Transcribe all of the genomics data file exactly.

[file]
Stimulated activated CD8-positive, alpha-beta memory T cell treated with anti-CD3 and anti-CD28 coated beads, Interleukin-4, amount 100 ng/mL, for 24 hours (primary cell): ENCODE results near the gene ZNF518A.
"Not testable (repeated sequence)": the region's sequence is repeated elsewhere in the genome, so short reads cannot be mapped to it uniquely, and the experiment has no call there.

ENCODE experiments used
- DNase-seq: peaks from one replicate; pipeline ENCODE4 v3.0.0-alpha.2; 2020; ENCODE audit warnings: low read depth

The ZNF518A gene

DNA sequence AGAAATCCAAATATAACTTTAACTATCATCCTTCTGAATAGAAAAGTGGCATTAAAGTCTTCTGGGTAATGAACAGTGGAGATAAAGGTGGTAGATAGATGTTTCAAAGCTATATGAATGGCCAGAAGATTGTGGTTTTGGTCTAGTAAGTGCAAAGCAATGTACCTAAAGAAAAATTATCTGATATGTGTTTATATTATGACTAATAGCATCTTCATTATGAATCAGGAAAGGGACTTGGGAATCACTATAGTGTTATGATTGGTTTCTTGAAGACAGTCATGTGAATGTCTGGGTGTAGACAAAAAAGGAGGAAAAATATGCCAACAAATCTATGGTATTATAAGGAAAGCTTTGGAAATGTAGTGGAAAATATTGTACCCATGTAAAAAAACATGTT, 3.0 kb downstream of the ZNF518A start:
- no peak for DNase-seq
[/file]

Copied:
Stimulated activated CD8-positive, alpha-beta memory T cell treated with anti-CD3 and anti-CD28 coated beads, Interleukin-4, amount 100 ng/mL, for 24 hours (primary cell): ENCODE results near the gene ZNF518A.
"Not testable (repeated sequence)": the region's sequence is repeated elsewhere in the genome, so short reads cannot be mapped to it uniquely, and the experiment has no call there.

ENCODE experiments used
- DNase-seq: peaks from one replicate; pipeline ENCODE4 v3.0.0-alpha.2; 2020; ENCODE audit warnings: low read depth

The ZNF518A gene

DNA sequence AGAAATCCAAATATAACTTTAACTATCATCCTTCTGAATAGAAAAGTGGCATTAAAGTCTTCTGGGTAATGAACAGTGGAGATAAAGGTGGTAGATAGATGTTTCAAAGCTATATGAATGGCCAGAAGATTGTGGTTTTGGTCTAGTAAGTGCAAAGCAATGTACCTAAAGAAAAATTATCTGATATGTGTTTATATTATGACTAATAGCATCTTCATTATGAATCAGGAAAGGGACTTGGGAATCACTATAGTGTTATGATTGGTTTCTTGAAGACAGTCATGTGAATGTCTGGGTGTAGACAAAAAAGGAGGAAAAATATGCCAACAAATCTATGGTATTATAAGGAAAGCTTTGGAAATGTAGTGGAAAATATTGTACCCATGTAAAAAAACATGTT, 3.0 kb downstream of the ZNF518A start:
- no peak for DNase-seq